Bodie State Historic Park, California. When a little girl writes in her diary “Goodbye God, I’m going to Bodie” you know her destination isn’t a pleasant one— not in the 1880s anyway when she penned that entry. The child’s name is unknown, but her words have became famous throughout the West to describe her family’s move to Bodie, California— once known as the Wildest Mining Camp in the West. From about 1877 through the 1880s, this gold mining town was booming and bustling. The population of miners, merchants, gamblers, entrepreneurs, and their families exceeded 10,000. Some people got rich. From the onset of mining through about 1941, the 30 different mining companies that operated in the Bodie Mining District produced close to $100 million in gold and silver (gold was then about $20 an ounce; silver was less than a dollar an ounce). The Standard Mine was the most profitable, yielding nearly $15 million over 25 years. It was actually this mine’s success that caused the 1878 rush to Bodie. Today, the lawlessness is long gone. Now a State Historic Park, Bodie is the nation's biggest unreconstructed ghost town, and provides an authentic look back into California’s mining history. What's left of Bodie—about 170 buildings and the Standard Mill— represents just five percent of what was standing in its heydey. There are no re-creations or restorations here. Everything is officially in a state of "arrested decay," meaning only minimal repairs are made on the remaining structures.
Oatman, Arizona. If you’re out to get some kicks on historic Route 66, stop in the ghost town of Oatman, Arizona. Born as a tent camp for gold miners in 1906, the town boomed, then busted in the 1940s, and has since come alive again. Over half a million tourists visit Oatman each year, greeted by friendly resident burros looking for a carrot snack! Although there are gift shops, staged gunfights, and costumed entertainers strolling the streets, Oatman takes pride in keeping the flavor of the town as authentic as possible. You won’t find newly renovated buildings here—Oatman’s historic buildings are definitely from a bygone era. As you stroll through town, watch for signs and painted murals. One particular interesting sign shares the history of the Oatman name. It was originally named Vivian, after the Vivian Mining Company. It was later renamed Oatman in honor of Olive Oatman, a woman kidnapped by Indians in the 1850s, and released five years later for a ransom of one horse, four blankets, and some beads. Signs also tell you that the town appeared in several movies such as How The West Was Won, Foxfire and Edge of Eternity.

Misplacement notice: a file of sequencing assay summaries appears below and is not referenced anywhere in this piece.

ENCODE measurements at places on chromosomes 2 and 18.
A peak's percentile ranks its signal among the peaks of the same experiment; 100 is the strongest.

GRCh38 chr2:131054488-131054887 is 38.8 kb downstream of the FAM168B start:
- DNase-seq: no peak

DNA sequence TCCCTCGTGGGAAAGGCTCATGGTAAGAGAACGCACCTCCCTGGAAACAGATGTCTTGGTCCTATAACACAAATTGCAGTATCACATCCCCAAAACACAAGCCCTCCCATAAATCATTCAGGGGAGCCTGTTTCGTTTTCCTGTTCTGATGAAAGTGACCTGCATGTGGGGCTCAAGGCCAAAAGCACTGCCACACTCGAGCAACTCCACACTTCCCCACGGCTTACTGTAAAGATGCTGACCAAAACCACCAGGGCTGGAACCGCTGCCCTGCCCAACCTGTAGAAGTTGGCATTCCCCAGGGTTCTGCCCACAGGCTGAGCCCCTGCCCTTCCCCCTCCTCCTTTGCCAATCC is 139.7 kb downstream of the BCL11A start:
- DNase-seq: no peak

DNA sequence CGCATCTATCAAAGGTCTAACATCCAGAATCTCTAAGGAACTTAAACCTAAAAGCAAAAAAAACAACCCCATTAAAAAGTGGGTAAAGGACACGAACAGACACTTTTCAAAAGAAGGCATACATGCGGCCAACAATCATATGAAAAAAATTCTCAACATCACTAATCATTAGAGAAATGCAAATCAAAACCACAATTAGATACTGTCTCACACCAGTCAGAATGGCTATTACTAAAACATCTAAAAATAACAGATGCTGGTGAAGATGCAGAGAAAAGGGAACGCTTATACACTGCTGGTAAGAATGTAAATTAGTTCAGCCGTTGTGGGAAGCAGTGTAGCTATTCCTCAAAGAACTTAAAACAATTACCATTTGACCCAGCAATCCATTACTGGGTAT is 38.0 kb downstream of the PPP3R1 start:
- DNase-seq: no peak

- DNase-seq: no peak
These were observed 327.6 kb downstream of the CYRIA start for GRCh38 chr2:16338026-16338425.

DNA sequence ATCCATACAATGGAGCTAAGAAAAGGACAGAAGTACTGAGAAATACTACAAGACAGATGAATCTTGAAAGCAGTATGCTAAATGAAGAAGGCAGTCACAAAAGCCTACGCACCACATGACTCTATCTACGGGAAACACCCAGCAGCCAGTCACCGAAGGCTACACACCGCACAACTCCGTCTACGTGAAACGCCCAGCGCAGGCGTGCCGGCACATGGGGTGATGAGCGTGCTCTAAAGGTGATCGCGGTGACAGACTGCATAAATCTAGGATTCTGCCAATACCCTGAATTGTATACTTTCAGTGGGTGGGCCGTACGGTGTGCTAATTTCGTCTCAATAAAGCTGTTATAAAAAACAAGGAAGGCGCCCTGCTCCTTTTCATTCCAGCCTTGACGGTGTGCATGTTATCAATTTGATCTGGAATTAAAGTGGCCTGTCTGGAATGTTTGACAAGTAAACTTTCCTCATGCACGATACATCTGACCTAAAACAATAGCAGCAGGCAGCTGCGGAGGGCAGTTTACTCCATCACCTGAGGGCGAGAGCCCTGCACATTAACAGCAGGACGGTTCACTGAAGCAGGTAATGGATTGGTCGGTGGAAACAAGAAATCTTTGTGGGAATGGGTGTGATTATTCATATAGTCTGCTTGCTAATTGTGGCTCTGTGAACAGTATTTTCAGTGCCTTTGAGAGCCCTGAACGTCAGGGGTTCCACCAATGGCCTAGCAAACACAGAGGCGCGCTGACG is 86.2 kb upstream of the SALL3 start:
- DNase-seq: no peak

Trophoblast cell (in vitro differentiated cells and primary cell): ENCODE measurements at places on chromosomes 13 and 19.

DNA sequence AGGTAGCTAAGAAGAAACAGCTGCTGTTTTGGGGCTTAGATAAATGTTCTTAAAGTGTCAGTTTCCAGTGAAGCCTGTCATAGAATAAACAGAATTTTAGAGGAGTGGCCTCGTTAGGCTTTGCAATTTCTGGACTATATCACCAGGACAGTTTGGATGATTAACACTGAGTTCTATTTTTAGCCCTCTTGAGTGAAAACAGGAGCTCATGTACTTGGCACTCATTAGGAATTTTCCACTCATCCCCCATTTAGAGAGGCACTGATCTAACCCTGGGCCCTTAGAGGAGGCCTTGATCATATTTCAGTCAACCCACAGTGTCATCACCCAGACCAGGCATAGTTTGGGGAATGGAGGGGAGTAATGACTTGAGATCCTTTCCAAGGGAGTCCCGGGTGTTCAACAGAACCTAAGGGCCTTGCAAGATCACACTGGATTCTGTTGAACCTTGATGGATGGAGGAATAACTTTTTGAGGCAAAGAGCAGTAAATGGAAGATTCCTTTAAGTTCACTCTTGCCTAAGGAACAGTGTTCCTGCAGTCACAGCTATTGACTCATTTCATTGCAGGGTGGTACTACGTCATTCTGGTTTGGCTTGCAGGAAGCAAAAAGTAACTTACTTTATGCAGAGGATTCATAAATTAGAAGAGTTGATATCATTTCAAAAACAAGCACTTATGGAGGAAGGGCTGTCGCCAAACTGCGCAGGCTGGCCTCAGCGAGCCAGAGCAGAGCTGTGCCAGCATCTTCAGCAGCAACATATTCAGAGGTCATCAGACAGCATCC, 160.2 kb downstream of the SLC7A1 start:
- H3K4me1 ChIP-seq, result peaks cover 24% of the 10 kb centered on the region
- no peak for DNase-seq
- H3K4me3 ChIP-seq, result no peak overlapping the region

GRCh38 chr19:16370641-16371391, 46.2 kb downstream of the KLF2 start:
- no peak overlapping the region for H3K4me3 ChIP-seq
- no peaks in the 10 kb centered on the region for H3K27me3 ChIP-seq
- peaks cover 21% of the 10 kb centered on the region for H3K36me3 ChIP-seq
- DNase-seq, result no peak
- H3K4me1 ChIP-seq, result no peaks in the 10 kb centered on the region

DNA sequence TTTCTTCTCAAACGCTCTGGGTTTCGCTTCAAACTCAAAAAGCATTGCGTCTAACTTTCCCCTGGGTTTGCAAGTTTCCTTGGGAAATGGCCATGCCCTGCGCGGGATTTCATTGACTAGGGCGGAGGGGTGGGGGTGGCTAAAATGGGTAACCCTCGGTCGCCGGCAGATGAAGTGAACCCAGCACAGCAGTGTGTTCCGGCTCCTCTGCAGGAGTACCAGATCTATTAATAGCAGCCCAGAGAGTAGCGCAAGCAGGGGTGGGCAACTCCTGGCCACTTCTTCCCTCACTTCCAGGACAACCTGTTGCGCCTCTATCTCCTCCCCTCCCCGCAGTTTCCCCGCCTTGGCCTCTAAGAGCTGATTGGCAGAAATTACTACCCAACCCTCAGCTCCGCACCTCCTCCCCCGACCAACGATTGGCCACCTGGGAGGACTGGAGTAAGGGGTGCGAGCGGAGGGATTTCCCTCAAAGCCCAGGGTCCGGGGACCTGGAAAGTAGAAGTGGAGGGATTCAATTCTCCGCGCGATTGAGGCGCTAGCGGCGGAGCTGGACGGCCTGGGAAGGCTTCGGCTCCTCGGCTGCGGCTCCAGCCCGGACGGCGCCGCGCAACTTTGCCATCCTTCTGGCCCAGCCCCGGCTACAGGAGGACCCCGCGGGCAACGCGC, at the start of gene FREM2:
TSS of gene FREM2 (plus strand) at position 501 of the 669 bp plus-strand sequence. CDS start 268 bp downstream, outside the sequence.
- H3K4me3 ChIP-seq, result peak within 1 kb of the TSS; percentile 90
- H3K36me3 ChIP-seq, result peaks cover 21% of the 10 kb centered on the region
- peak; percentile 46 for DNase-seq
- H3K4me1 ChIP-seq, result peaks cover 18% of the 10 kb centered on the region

Bannack State Park, Montana. Although the old-time prospectors are long gone, many mining relics and over 60 buildings remain at Montana’s Bannack State Park. Most are so well preserved that you can actually go inside them— a rare treat when it comes to ghost gowns. Bannack’s rich history began 150 years ago with John White’s discovery of placer gold along the banks of Grasshopper Creek. In July 1862, Mr. White filed one of the first recorded mining claims in what was later to become the state of Montana. Good news traveled fast and by fall of that year, “Grasshoper Diggins” was home to 400 prospectors. By the following spring, the population had swelled to 3,000 — the Gold Rush was definitely on! On the southeast end of Bannack, the Bessette House is believed to be haunted by the children who died here during an epidemic of scarlet fever. The site is nicknamed the Crying Baby House because of the sounds some visitors have reported hearing.
Keep the old timers in mind as you stroll through these or any other gold mining ghost town. It will give you a new appreciation for modern gold mining equipment and metal detectors that makes gold recovery so much quicker and easier. It really puts into perspective yesteryear’s impact on the gold mining we do today. Find more information on ghost towns, gold mine tours, and travel articles on historic sites here.